I’m sure some of you may have already noticed, but there’s actually nothing in the code above to bind the animation to a specific element; all we’ve done is created a set of key frames. To attach it to an element we’ll need to use the animation property, which has the following syntax:

animation: name duration timing-function delay iteration-count direction fill-mode play-state;

So to attach it to our <div id="example-1"> upon hover over, we just add the following CSS:

#example-1:hover{
animation: example-1 2s; /* animate over 2 seconds */
}

And we’re done!

Animating Bob’s Head

Now that we know how to go about creating CSS3 animations, let’s go ahead and animate Bob’s head. Here’s a timeline of what we plan to do:

Key frames - Bob's head

So at 0%, 50% and 100%, the head is at the default state, and at 25% and 75% the head is translated and rotated (see CSS3 2D Transforms for more information).

Here’s the @keyframes rules that’ll do exactly what I mentioned above:

@keyframes headBob {
0%,
50%,
100% {
transform: translate(0, 0) rotate(0);
}
25% {
transform: translate(-5px, -5px) rotate(-10deg);
}
75% {
transform: translate(5px, -5px) rotate(10deg);
}
}

I think the code here is pretty self-explanatory, but a few things to note:

  • Translate moves the element along the x-axis (first argument) and y-axis (second argument). A positive value will move the element right/down, whereas a negative value will move the element left/up.
  • Rotate accepts one argument and will rotate in a clockwise fashion, unless a negative value is specified.
  • When specifying multiple transform functions, they should be separated with a space as shown above.

We can then attach it to an element using animation as previously mentioned. In this case we’re animating Bob when someone hovers over the canvas, so the following CSS will suffice:

#animation:hover #head {
animation: headBob 0.3s infinite;
}

You’ll notice that I set the iteration-count to infinite, as I want Bob’s head to be bobbing the whole time the user’s mousing over the canvas.

Animating Bob’s Arm & Pancake

This is a little more tricky as we have to animate 2 image elements separately, while keeping them in sync. The timelines below should help clarify what we’re looking for. Please note that I’ve had to change the axis somewhat, so that the images fit!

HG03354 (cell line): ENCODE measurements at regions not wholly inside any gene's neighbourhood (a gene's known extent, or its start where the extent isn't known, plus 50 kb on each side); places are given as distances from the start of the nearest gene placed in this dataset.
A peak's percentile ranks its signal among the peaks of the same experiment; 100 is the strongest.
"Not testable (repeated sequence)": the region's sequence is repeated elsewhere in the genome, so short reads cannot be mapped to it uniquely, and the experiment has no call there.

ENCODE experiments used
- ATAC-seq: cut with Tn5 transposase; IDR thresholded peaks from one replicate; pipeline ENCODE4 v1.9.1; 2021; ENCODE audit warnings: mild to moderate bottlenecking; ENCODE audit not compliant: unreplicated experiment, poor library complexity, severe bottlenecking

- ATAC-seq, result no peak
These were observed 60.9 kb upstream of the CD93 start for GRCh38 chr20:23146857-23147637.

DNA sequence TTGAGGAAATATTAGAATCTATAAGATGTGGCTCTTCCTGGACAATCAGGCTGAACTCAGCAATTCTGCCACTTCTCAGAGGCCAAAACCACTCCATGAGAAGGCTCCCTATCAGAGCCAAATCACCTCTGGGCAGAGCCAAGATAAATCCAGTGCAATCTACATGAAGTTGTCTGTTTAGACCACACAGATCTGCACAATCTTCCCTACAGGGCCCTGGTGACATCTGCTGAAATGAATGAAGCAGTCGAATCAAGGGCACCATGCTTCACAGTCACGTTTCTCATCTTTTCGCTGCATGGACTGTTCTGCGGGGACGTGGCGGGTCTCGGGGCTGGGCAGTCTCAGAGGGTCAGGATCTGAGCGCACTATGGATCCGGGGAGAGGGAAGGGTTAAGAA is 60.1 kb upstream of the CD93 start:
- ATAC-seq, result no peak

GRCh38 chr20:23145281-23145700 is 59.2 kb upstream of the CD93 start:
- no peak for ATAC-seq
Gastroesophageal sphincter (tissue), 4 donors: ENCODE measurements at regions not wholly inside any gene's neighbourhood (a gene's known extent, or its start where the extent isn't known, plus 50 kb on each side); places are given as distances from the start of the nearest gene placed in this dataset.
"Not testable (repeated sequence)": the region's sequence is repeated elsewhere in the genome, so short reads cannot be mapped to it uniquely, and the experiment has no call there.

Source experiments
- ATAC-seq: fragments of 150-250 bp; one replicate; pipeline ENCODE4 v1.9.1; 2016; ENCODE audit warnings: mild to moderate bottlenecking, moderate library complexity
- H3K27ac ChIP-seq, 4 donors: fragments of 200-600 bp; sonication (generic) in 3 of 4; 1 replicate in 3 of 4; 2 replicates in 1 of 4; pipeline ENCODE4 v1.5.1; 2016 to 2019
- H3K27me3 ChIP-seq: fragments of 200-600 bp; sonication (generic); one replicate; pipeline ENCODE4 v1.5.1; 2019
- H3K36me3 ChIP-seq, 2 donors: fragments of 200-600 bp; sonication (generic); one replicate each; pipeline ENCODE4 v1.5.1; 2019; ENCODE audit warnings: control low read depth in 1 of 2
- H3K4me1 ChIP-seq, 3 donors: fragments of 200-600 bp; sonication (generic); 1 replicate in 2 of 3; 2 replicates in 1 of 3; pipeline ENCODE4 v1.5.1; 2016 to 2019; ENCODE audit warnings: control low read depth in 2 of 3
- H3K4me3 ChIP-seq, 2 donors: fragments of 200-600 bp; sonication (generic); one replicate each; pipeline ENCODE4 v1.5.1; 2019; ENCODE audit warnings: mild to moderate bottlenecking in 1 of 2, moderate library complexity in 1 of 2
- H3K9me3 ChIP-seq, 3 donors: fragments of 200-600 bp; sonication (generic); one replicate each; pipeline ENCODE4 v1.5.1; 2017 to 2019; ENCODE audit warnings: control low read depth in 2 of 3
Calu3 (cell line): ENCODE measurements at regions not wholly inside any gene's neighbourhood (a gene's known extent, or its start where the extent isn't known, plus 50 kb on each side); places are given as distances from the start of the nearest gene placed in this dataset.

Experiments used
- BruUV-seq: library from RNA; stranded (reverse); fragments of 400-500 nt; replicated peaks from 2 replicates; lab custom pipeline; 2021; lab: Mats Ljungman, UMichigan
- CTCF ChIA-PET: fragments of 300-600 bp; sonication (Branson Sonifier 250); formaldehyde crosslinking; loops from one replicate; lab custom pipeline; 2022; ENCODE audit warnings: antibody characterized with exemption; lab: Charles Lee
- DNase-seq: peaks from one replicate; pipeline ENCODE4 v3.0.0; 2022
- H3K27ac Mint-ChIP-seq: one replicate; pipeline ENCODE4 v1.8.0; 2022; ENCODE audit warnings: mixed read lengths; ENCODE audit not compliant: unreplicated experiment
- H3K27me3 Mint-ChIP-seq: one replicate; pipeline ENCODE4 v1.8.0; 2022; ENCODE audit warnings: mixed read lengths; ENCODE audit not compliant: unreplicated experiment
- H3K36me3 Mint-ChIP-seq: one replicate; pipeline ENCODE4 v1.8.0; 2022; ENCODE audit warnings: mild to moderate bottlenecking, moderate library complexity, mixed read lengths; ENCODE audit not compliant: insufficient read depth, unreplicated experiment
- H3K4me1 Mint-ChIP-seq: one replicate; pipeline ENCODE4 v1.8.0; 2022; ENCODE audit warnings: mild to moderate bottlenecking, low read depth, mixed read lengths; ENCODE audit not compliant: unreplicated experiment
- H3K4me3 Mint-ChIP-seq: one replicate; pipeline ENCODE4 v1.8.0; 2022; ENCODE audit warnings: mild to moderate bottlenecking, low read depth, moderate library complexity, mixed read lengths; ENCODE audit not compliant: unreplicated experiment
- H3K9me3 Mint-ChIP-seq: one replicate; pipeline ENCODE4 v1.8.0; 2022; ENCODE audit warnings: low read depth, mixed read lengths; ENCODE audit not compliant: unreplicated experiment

Key frames - Bob's arm

Key frames - Bob's pancake

Let’s run through that again step-by-step:

  1. 0% – Bob’s arm is in it’s default state, i.e. level. The pancake is hidden behind the pan.
  2. 10% – At this point, Bob’s arm has been rotated by 15° anti-clockwise. The pancake is still hidden behind the pan. We can achieve this by translating it along the y-axis.
  3. 20% – Bob’s arm is back to it’s starting position (and will remain there until the end of this iteration). The pancake on the other hand has been moved up further, as well as rotated 360° anti-clockwise.
  4. 50% – The pancake is moved back down behind the pancake, having undergone a 720° anti-clockwise rotation.
  5. 100% – No change, to mimic a delay between the flicks.

Now that we’ve outlined the exact steps in the animation, the CSS is relatively easy to code up:

/* Keyframes for the flick of the arm */
@keyframes flick {
0% {
transform: rotate(0);
}
10% {
transform: rotate(-15deg);
}
20%,
100% {
transform: rotate(0);
}
}
/* Keyframes for the pancake spin */
@keyframes spin {
0% {
transform: translate(0, 0) rotate(0);
}
10% {
transform: translate(0, -25px) rotate(0);
}
20% {
transform: translate(0, -65px) rotate(-360deg);
}
50%,
100% {
transform: translate(0, 0) rotate(-720deg);
}
}
/* Attaching the animation to the relevant elements */
#animation:hover #arm {
animation: flick 1s infinite;
}
#animation:hover #pancake {
animation: spin 1s infinite;
}

So now we’ve got the head bobbing, the arm flicking and the pancake flying, surely we’re done?

Try hovering over Bob below to see what we’ve done so far:

Pancake
Bob's arm
Bob's cooker
Fire
Bob
Bob's head

Oh dear! Bob’s got himself an extendable arm!

The problem we’re seeing above is due to the transform-origin property, which as it’s name suggests, defines the origin of the transform. This property defaults to the centre of the element in question and therefore Bob’s arm is rotating around the centre of the image of the arm.

What we actually need is for the transform-origin to be his elbow, as that’s the pivot. Let’s go ahead and change that property:

#animation #arm {
top: 122px;
left: 63px;
transform-origin: 0 41px; /* The new transform origin, i.e. the location of his elbow */
}

And there we have it! A fully-functional animation of Bob making pancakes!

Pancake
Bob's arm
Bob's cooker
Fire
Bob
Bob's head

Here’s a download link in case you’d like to download all the assets (HTML, CSS and images) used in the tutorial. I’ve also included the .less file with custom mixins, that I used to create the CSS. If you’d like to learn more about Less, my colleague Andy wrote an awesome Introduction to Less, which should help you get on your way!

Thanks for sticking around until the end of the tutorial. Hopefully you’ve learnt a thing or two about CSS3 animations. As always, if you have any questions or constructive criticisms, please don’t hesitate to leave a comment below!